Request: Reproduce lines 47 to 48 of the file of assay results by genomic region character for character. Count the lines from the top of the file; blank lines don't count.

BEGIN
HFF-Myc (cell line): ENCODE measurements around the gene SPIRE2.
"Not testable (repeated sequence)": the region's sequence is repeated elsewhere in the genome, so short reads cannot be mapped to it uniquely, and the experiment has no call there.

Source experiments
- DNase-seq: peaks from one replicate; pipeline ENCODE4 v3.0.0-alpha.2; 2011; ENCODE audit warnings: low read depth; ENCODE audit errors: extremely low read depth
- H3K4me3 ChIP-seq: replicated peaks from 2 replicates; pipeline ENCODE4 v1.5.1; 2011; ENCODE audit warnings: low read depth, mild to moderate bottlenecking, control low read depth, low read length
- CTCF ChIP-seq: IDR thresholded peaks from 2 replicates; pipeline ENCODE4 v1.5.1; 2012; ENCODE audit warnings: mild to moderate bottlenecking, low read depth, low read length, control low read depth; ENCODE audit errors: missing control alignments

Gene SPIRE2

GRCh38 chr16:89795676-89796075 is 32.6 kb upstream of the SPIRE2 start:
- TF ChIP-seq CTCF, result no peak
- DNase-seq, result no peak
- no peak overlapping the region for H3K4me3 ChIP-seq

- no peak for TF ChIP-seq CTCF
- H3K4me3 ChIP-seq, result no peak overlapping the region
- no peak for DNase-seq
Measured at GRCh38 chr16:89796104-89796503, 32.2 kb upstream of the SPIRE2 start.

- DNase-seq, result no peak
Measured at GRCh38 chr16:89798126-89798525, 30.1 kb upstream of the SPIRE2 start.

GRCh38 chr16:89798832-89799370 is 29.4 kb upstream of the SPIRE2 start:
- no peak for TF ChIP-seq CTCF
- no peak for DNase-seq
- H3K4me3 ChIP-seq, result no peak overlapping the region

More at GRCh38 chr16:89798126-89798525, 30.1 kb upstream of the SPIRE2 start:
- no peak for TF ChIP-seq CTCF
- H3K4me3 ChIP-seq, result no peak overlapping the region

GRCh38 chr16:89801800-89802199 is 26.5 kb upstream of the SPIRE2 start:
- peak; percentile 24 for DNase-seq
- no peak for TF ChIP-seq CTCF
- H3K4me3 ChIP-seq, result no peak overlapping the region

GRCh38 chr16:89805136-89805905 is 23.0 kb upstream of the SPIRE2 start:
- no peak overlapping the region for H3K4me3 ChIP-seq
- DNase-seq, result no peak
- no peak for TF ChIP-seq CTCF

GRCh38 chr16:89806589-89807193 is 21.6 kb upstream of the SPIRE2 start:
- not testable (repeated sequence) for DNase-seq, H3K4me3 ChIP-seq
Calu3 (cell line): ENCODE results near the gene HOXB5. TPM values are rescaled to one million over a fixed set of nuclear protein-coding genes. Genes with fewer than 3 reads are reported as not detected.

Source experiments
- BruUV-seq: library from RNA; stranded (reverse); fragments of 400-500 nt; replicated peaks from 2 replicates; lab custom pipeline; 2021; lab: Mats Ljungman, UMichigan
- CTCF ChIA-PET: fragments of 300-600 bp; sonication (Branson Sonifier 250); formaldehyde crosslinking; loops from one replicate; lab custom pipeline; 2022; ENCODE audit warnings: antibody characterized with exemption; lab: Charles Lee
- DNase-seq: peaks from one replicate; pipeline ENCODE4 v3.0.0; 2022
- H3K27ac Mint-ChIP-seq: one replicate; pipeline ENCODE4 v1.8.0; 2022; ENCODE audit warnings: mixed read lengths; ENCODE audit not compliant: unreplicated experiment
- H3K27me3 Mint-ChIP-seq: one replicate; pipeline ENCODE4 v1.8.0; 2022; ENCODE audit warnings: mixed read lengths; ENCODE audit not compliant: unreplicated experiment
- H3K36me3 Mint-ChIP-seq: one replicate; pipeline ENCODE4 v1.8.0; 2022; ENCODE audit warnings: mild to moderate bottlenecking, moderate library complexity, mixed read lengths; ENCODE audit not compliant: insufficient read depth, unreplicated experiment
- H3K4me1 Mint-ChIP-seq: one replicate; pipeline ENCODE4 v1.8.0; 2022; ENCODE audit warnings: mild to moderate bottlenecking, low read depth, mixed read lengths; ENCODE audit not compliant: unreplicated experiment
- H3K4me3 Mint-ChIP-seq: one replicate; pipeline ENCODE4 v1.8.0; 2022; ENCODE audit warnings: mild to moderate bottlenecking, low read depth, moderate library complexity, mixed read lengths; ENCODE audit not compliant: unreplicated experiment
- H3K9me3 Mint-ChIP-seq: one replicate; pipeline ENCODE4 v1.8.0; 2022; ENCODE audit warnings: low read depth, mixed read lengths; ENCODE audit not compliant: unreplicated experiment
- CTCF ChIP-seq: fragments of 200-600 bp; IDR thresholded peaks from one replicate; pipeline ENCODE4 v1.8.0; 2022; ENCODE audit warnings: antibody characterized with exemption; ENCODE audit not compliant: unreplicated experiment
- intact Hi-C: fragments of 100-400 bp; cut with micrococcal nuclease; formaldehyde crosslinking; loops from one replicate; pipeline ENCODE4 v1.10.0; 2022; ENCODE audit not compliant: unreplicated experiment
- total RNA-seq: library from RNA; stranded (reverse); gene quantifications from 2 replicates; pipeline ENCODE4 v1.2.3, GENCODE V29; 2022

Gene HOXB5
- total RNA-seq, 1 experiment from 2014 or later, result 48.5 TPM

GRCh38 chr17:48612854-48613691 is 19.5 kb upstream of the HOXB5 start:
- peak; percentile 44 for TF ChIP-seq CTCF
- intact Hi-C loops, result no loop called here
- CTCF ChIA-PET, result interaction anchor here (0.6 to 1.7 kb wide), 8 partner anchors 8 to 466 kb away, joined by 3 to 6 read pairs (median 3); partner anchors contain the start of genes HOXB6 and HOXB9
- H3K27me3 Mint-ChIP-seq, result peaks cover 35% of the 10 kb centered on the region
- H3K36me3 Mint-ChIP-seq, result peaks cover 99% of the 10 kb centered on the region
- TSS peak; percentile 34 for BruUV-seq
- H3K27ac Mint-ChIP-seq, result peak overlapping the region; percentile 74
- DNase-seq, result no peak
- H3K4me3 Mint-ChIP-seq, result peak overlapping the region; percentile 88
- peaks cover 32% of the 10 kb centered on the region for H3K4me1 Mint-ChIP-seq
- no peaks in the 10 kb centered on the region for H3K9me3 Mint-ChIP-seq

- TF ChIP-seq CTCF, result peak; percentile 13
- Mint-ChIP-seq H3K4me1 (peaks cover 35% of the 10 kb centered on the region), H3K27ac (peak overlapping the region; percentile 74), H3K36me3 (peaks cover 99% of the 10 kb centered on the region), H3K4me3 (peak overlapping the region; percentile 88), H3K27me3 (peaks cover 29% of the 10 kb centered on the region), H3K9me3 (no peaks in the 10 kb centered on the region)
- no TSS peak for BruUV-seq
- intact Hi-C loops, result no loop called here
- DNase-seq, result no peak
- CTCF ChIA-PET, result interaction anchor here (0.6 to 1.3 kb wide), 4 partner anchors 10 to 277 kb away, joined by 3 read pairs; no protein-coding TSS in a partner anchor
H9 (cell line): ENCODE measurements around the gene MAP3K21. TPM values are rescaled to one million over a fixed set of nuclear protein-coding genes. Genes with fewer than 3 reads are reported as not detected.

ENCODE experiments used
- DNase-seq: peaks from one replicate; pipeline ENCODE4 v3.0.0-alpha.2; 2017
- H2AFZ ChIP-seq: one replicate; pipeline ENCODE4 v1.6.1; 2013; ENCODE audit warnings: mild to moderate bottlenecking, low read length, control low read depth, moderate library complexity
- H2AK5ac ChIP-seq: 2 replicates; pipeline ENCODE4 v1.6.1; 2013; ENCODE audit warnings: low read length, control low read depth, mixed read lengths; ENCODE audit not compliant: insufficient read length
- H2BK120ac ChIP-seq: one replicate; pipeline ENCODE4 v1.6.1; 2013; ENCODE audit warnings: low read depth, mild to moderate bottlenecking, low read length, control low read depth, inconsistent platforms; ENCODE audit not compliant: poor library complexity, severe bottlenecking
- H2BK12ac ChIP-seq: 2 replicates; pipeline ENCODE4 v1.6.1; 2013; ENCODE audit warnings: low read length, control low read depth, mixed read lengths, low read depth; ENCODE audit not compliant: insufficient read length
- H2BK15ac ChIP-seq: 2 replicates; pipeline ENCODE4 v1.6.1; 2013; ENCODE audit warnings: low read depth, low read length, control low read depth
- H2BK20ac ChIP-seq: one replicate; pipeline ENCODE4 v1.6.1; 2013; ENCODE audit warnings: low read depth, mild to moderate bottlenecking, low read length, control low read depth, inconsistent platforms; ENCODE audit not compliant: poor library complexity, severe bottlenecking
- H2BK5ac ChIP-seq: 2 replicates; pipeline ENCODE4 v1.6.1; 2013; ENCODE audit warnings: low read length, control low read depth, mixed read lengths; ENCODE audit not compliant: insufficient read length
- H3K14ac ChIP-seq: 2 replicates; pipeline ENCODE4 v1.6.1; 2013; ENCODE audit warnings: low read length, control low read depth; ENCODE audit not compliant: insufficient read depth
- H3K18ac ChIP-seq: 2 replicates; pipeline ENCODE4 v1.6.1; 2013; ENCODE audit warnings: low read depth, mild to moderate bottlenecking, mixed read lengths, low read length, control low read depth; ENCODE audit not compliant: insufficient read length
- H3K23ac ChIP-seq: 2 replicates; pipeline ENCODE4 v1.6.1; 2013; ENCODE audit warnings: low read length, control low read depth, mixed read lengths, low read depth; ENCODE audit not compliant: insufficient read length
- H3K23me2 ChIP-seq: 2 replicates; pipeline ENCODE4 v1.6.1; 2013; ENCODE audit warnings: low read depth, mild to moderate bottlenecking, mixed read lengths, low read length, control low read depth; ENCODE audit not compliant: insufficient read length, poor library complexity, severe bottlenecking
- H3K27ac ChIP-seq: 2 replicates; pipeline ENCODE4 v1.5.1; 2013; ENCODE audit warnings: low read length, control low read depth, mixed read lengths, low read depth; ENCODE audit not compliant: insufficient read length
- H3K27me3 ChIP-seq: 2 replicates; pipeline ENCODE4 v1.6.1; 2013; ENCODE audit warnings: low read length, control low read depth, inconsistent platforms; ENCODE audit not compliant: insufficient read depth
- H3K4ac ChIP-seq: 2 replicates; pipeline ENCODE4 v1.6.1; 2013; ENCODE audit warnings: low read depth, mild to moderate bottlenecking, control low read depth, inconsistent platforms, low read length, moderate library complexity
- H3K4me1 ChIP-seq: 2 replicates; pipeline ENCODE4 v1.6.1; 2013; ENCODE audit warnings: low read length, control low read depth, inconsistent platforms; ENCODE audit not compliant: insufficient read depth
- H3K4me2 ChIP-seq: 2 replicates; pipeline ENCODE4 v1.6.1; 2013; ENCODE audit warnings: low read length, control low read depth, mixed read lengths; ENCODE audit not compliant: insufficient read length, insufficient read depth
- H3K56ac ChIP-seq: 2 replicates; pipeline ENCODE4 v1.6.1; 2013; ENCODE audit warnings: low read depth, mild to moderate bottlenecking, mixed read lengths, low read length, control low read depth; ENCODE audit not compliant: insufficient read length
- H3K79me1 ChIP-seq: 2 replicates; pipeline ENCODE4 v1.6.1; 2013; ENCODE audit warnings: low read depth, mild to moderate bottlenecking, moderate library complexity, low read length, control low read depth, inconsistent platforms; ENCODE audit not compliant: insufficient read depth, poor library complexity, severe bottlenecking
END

- intact Hi-C: fragments of 100-400 bp; cut with micrococcal nuclease; formaldehyde crosslinking; loops from one replicate; pipeline ENCODE4 v1.10.0; 2022; ENCODE audit not compliant: unreplicated experiment
- total RNA-seq: library from RNA; stranded (reverse); gene quantifications from 2 replicates; pipeline ENCODE4 v1.2.3, GENCODE V29; 2022